Over-all my sense is that there are some things we can work on – but that students feel they are getting a good deal from the course, and its gratifying to see them demanding more of us – at least some of which we should be able to deliver! It would be good to have a couple of volunteers in the summer term to work with us on reviewing the course content. If you are interested do get in touch.
Feedback, December 2016
Module Director Mark Philp; class teachers, Elisabeth Wallman and Francesco Buschemi:
Interestingly, there are very few consistent themes in people’s responses – people like and dislike various things, but there are not large groups of people disliking the same things, and in general there is a very positive reaction to the course.
According to the feedback, what went well was that people found it easy to participate, most students felt they did participate, they felt there was a good variety of activities, and they enjoyed debates
There was a suggestion for more classroom discussion rather than small group work; for the seminar tutor to summarise key arguments herself rather than get students to do it (although we think pedagogically that you just don’t learn the material and appreciate in the same way if that’s done – one person’s take is always just that); and some students found the seminar questions confusing at times (so we will look at them again at the end of the year).
Reactions to lectures varied – several people said that the lectures are interesting but sometimes hard to keep up with (too much information/too much information on powerpoint); some felt that particular lecturers stuck too closely to the powerpoint, and that the lecture was dull because of that; some felt there was too much in them, others liked a lot of content.
There was a general sense that people enjoyed the course and found it engaging and stimulating – although there was some sense of initial disorientation as few had any relevant background - and we should think about that in the opening weeks. It was also heartening that people did not want things simplified, and could appreciate that both the period, and how to think about the period, raise complicated issues about periodizing and generalising.
My sense over the last few years has been that, from this point on, people begin to feel more confident and feel they have enough background to contribute more.
Module Director Mark Philp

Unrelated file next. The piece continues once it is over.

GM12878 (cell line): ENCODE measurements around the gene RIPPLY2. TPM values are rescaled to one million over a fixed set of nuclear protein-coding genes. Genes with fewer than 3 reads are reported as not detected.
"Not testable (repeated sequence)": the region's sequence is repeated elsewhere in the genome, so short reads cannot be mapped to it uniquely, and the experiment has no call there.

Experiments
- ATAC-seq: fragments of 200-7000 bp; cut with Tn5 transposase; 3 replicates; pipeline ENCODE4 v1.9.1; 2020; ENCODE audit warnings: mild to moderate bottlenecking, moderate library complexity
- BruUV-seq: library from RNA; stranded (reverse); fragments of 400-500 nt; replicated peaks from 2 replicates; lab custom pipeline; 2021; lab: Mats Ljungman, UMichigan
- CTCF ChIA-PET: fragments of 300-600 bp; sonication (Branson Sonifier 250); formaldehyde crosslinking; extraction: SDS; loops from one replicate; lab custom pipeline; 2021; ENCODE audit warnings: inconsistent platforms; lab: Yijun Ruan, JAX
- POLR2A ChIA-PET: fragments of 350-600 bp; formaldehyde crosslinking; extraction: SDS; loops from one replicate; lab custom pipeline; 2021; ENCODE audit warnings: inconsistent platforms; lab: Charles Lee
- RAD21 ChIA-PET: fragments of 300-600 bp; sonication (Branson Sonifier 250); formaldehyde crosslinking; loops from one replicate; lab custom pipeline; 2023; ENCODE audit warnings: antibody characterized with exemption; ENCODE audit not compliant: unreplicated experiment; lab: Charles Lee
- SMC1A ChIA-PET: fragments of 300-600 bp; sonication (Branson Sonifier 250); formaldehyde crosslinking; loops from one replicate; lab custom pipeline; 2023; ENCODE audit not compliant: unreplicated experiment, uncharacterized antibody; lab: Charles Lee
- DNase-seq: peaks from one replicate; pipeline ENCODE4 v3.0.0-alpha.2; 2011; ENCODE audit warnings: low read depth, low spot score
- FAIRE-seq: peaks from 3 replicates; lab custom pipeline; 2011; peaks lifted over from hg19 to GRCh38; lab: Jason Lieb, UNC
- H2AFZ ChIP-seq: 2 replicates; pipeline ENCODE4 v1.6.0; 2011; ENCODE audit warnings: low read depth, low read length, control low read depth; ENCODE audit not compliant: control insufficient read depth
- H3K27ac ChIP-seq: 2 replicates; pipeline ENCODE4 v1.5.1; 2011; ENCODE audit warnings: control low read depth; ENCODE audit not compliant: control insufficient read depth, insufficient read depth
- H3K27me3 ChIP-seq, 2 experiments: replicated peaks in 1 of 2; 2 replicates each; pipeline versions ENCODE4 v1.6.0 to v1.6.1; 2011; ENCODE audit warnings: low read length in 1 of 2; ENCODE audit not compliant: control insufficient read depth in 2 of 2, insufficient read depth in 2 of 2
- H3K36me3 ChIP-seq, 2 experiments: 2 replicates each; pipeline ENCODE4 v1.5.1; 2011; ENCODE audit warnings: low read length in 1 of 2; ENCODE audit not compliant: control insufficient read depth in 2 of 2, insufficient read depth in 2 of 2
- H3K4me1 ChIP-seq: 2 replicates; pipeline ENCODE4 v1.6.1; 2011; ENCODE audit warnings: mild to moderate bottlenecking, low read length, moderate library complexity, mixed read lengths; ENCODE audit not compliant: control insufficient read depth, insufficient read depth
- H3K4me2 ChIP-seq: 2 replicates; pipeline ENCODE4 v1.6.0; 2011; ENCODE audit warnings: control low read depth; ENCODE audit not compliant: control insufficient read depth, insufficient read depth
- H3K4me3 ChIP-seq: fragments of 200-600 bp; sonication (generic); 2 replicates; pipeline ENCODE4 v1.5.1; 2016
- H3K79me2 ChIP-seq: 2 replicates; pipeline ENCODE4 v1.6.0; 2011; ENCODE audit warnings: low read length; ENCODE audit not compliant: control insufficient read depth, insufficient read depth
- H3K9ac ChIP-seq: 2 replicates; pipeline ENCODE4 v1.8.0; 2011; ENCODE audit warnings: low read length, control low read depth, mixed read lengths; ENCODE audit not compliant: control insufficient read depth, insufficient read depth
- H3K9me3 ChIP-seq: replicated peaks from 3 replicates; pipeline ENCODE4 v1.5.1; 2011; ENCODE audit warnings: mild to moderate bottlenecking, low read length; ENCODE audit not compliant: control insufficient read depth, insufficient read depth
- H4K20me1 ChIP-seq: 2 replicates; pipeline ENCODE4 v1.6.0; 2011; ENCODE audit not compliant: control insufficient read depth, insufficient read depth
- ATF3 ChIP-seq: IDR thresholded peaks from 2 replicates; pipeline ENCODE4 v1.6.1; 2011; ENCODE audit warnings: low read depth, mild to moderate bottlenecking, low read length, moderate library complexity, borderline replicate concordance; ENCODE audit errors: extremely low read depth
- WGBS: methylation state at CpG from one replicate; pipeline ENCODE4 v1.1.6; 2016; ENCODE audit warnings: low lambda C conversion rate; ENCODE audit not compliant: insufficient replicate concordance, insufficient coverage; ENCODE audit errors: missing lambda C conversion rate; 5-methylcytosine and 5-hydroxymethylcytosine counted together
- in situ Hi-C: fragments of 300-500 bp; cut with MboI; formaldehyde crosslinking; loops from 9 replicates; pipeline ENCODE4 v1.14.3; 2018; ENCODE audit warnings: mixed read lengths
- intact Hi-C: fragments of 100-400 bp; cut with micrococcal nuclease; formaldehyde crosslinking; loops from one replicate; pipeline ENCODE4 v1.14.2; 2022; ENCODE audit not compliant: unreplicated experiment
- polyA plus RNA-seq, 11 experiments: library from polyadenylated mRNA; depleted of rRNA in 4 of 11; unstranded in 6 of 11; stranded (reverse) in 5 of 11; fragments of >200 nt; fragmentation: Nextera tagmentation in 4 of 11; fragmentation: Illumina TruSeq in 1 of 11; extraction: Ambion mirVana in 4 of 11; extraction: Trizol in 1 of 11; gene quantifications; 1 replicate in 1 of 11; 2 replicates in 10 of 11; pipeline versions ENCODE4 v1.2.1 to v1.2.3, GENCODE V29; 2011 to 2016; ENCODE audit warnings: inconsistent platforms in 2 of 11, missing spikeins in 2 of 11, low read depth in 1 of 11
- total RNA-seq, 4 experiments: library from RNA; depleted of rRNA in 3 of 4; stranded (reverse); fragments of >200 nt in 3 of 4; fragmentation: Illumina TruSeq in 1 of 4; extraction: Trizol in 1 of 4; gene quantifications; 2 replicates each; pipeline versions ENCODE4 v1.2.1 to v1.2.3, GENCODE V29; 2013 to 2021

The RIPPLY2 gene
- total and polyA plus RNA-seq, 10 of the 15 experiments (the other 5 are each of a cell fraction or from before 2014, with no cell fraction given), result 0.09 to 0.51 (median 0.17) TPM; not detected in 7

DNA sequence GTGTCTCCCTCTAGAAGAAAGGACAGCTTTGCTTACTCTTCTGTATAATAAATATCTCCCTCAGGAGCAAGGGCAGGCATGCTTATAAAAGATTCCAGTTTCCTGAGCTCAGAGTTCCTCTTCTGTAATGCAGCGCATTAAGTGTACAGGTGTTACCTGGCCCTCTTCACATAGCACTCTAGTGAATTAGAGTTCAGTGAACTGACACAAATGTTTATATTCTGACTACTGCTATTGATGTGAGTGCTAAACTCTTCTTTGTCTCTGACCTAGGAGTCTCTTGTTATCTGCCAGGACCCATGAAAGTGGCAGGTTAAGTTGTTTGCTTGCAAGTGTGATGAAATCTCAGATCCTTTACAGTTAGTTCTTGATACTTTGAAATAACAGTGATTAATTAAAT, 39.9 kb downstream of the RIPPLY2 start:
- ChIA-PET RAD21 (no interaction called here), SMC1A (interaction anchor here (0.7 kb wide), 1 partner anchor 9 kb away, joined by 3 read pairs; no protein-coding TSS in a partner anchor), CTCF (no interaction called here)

Response this year has been very positive. Partly because of the way I've structured the seminars this year my sense is that there's more participation and people are happier about their contributions. The course seems to have generated a good deal of interest and I was especially impressed with people's commitment to the BM and RA trip - where they really did make the most of the day.
PS1.28 is not liked - either its noisy because of the air conditioning, or too hot. We will see if we can find something better, but lecture rooms are in short supply.
I will also try and make sure PP presentations are up immediately after the lecture - I can see the value in that.
And we will look again at what we say about assessment criteria - this is the first year for essay plans and it was clear to me that people took this in many different ways.
But, in general, people seem enthusiastic, interested and responsive - and the groups have been a pleasure to teach.
Update following feedback at the end of the course:
Generally people seem to have got more confident and found the challenges more engaging, and are generally very happy with the way in which the course went. Which is pretty much how I feel about it. It is a challenging course - and people really did rise to the challenge!
Modiule Director Mark Philp
Thanks for filling in the forms. It is very useful to have your responses and they do make a difference to how we develop the course.Our sense of the bulk of the comments is as follows:There is a great deal of enthusiasm for the course which is very gratifying. We know it is demanding in lots of different ways, but people do genuinely seems to find it (or a great deal of it) interesting and engaging.T here is some concern amongst a minority that criteria for marking were not clear in advance – and we will make sure that these are on the course web-site, although they are also available on the first year website. For the long essay there will be a special lecture – to which you are encouraged to bring questions and issues you want to clarify.For marking scheme see: http://www2.warwick.ac.uk/fac/arts/history/students/assessment/marking/For assessment in general see:http://www2.warwick.ac.uk/fac/arts/history/students/assessment/submission/and http://www2.warwick.ac.uk/fac/arts/history/students/assessment/Some people found some topics less interesting than others – and that was sometimes associated with the lecture on the topic (but not always). We’ll take that into consideration and talk to the lecturers concerned and will revise the list of topics for next year.There’s some criticism about ease of participation – which is always an issue when a lot of material is being covered. Group work was liked; student presentations were a bit less so – although lots of people found having to do them rewarding.There is some sense that there’s a lot to cover and that it is hard to participate confidently when that is the case., and we are sympathetic to that – but remember that you can participate by asking questions, about the readings, about how topics hang together etc. It is not always easy to know what you are finding puzzling – and it is helpful to us, and to you fellow students to try to articulate those things.